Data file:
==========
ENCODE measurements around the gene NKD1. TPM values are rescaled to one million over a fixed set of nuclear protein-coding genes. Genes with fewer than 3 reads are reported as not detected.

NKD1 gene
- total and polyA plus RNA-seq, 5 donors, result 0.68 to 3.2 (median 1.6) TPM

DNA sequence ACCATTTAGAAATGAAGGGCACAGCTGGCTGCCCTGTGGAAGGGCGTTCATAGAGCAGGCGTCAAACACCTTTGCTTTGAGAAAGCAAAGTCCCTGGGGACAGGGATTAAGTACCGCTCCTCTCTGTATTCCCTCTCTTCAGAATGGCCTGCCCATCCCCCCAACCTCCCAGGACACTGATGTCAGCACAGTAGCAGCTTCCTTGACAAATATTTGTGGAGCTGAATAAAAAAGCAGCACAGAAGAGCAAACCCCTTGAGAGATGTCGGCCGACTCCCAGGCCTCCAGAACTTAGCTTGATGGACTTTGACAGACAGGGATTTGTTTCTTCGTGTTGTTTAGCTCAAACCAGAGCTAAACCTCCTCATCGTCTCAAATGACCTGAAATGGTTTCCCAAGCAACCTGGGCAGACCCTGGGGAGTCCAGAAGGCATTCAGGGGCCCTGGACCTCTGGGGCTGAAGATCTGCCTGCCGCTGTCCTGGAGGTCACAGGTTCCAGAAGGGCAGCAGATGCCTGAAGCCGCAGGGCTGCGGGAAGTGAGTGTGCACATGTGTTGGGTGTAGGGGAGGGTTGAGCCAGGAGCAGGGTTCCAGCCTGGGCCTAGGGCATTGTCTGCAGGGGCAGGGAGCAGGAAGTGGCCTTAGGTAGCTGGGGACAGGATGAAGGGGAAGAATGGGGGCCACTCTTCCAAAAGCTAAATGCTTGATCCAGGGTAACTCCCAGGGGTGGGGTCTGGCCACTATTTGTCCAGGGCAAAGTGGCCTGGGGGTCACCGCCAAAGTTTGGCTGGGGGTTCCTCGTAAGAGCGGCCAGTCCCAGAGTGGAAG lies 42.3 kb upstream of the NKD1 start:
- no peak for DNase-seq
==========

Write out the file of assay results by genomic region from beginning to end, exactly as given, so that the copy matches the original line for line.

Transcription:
ENCODE measurements around the gene NKD1. TPM values are rescaled to one million over a fixed set of nuclear protein-coding genes. Genes with fewer than 3 reads are reported as not detected.

NKD1 gene
- total and polyA plus RNA-seq, 5 donors, result 0.68 to 3.2 (median 1.6) TPM

DNA sequence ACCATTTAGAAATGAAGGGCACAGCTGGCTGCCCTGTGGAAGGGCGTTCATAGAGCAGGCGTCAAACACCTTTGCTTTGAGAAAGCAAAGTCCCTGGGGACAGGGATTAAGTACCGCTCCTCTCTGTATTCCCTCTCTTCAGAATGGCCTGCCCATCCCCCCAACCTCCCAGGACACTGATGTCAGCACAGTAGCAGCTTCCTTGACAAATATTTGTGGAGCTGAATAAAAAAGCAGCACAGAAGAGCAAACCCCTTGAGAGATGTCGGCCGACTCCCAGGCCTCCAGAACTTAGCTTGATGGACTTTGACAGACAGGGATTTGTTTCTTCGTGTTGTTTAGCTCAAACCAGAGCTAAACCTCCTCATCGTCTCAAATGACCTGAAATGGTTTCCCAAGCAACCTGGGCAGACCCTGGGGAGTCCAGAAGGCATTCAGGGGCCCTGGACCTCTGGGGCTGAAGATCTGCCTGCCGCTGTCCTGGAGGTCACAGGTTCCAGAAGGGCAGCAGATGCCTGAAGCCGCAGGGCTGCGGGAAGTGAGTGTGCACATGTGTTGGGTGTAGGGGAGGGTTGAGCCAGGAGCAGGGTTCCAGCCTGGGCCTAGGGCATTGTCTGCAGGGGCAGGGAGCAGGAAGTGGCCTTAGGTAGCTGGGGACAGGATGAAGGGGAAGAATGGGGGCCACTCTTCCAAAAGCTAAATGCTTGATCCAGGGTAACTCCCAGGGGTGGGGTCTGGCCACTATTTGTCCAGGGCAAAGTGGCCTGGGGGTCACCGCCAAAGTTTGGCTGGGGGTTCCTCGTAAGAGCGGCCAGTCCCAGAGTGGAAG lies 42.3 kb upstream of the NKD1 start:
- no peak for DNase-seq